Why sad? Three years ago, I never would’ve put anything remotely sad next to my name. Sadness was not something you are taught to associate with a portfolio page; it’s all about the highlights and the shiny Hollywood moments. Anyways, here are my personal lowlights, and the reason there's a little sad emoji wiggling to your left.

Six years ago, on a dull Monday morning, I stepped into the creative industry. As an introverted intern, I anxiously awaited the day's agenda from the producer. But the first sounds I heard were men aggressively catcalling a female colleague as they casually sipped their coffee. I didn't grasp it then, but I stared at the woman, and we were both baffled by our collective silence and fake happy faces. Fast forward to 2023, and I've realized this wasn't an isolated incident but a preview to a troubling pattern that affects not just me but sadly probably also you, your friends and colleagues.

Assaults and abuse of power within the creative industry, especially film sets, are not exceptions but the norm. Gender equality officers have been present in agencies, theaters and major film production companies for quite some time. However, until recently, only a limited number of those affected have had the courage to speak up, driven by concerns about potential job repercussions. The fear is that those who do raise complaints might find themselves excluded from future casting opportunities. In our industry, power dynamics can quickly become problematic. If I stop from expressing my thoughts, it could lead to more uncomfortable situations, such as someone touching my arm. Eventually, I might even accept them placing their hand on my knee. This pattern tends to escalate and these instances of crossing boundaries happen far too often. These are your sisters, friends, and mothers we're talking about here. Every woman I've ever talked to in my life tells me one terrible story after another. It's not an isolated incident. We're not alone in this. And yet, amid all the anger, sadness, and tangled emotions, there's always one constant: the belief that we're alone in this struggle. That we might be seen as ridiculous, maybe even hysterical, for making a fuss and that it could cost us future job opportunities.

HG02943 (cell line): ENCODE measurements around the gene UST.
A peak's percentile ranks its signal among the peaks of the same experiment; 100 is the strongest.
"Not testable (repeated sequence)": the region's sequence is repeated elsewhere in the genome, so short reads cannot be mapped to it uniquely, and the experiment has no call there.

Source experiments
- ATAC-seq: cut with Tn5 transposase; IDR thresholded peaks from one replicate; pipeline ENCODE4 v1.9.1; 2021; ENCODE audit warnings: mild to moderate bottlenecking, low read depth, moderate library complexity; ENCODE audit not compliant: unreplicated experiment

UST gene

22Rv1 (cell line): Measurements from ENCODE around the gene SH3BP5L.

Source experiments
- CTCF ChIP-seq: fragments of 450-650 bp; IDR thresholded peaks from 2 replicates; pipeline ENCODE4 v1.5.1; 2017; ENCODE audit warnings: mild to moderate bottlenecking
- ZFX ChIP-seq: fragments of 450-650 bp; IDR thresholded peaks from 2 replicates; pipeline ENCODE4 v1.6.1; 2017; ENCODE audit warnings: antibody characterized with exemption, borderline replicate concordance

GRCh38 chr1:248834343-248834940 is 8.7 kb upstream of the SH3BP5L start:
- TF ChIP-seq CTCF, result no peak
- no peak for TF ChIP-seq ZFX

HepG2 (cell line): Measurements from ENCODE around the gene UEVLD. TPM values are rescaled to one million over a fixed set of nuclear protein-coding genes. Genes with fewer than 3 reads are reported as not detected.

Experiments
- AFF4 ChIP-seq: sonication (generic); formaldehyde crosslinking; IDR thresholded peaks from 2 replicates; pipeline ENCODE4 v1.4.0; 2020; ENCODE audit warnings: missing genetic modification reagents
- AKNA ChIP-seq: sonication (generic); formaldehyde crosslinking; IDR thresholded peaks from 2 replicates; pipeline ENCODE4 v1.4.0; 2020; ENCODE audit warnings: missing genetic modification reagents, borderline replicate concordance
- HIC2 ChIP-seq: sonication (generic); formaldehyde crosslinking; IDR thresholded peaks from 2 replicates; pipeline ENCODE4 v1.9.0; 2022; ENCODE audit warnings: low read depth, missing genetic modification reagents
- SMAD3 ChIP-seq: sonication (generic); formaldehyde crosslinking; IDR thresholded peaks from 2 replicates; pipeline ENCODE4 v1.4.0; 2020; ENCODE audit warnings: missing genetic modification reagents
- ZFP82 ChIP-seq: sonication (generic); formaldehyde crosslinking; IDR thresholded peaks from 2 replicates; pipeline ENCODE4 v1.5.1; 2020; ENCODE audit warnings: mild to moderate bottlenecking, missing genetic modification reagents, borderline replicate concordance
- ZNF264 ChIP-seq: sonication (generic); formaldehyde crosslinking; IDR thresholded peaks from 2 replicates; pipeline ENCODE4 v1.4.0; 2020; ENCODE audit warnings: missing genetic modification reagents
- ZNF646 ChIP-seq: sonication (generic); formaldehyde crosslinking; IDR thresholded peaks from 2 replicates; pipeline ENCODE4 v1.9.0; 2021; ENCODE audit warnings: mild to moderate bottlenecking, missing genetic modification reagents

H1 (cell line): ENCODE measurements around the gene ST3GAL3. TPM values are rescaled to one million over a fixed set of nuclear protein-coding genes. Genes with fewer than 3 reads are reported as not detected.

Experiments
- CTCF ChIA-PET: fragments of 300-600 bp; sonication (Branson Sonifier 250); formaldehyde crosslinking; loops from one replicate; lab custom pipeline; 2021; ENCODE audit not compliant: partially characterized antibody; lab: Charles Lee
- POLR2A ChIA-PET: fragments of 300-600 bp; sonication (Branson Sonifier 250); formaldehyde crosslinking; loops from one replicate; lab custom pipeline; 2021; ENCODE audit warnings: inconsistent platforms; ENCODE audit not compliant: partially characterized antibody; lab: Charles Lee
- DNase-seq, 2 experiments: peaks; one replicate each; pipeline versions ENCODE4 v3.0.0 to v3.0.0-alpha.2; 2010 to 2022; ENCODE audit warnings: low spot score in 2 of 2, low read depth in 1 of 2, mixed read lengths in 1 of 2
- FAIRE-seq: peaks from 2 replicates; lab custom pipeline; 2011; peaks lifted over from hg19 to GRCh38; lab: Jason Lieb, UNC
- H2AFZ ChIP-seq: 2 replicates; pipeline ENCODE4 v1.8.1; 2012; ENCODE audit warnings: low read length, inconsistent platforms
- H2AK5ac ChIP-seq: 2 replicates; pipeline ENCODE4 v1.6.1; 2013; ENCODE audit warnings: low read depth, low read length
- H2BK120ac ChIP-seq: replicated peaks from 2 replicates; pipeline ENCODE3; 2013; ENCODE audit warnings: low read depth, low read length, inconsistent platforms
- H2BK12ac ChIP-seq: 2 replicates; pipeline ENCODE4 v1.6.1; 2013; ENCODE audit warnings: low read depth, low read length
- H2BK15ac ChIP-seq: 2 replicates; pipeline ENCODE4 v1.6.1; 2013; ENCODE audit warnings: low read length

The head of one of the biggest Austrian production companies publicly talks about his female ex-employees and how proud he is to have "broken" yet another one. The same guy who's known for sharing their bikini photos in the office. And an entire office, scared for their job, awkwardly laughs and joins in. I think the most important thing is to break the silence, to communicate, and for those who are not directly affected to also learn to listen. There's no universal recipe for the 'right' response in such situations; it's more about not accepting it silently. Having a voice without fear. So that we can learn together to say something. Even if that what we have to say might be a sad story.